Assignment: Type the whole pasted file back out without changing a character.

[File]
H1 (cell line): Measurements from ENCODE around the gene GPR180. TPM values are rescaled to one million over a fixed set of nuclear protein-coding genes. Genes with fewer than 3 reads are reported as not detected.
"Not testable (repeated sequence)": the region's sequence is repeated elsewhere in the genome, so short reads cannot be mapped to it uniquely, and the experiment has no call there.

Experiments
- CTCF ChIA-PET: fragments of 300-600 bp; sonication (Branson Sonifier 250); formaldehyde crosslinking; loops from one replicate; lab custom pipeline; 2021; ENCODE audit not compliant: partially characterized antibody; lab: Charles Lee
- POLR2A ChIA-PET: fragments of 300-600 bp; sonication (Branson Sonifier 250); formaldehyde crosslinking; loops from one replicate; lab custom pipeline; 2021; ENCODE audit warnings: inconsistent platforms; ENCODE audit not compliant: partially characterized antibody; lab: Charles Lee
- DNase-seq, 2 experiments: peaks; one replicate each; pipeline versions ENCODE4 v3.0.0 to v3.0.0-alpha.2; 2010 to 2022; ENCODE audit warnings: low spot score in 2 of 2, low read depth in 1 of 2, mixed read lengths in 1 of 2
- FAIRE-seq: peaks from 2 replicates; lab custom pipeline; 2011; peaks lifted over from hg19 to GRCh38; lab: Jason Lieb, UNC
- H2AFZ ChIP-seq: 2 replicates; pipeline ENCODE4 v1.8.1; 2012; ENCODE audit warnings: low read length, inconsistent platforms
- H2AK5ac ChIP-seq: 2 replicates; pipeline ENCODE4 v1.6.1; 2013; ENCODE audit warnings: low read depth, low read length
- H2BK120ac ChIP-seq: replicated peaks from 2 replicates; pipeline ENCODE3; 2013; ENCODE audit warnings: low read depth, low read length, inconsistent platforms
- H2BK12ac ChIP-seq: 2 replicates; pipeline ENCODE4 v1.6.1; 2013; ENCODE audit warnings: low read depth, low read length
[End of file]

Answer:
H1 (cell line): Measurements from ENCODE around the gene GPR180. TPM values are rescaled to one million over a fixed set of nuclear protein-coding genes. Genes with fewer than 3 reads are reported as not detected.
"Not testable (repeated sequence)": the region's sequence is repeated elsewhere in the genome, so short reads cannot be mapped to it uniquely, and the experiment has no call there.

Experiments
- CTCF ChIA-PET: fragments of 300-600 bp; sonication (Branson Sonifier 250); formaldehyde crosslinking; loops from one replicate; lab custom pipeline; 2021; ENCODE audit not compliant: partially characterized antibody; lab: Charles Lee
- POLR2A ChIA-PET: fragments of 300-600 bp; sonication (Branson Sonifier 250); formaldehyde crosslinking; loops from one replicate; lab custom pipeline; 2021; ENCODE audit warnings: inconsistent platforms; ENCODE audit not compliant: partially characterized antibody; lab: Charles Lee
- DNase-seq, 2 experiments: peaks; one replicate each; pipeline versions ENCODE4 v3.0.0 to v3.0.0-alpha.2; 2010 to 2022; ENCODE audit warnings: low spot score in 2 of 2, low read depth in 1 of 2, mixed read lengths in 1 of 2
- FAIRE-seq: peaks from 2 replicates; lab custom pipeline; 2011; peaks lifted over from hg19 to GRCh38; lab: Jason Lieb, UNC
- H2AFZ ChIP-seq: 2 replicates; pipeline ENCODE4 v1.8.1; 2012; ENCODE audit warnings: low read length, inconsistent platforms
- H2AK5ac ChIP-seq: 2 replicates; pipeline ENCODE4 v1.6.1; 2013; ENCODE audit warnings: low read depth, low read length
- H2BK120ac ChIP-seq: replicated peaks from 2 replicates; pipeline ENCODE3; 2013; ENCODE audit warnings: low read depth, low read length, inconsistent platforms
- H2BK12ac ChIP-seq: 2 replicates; pipeline ENCODE4 v1.6.1; 2013; ENCODE audit warnings: low read depth, low read length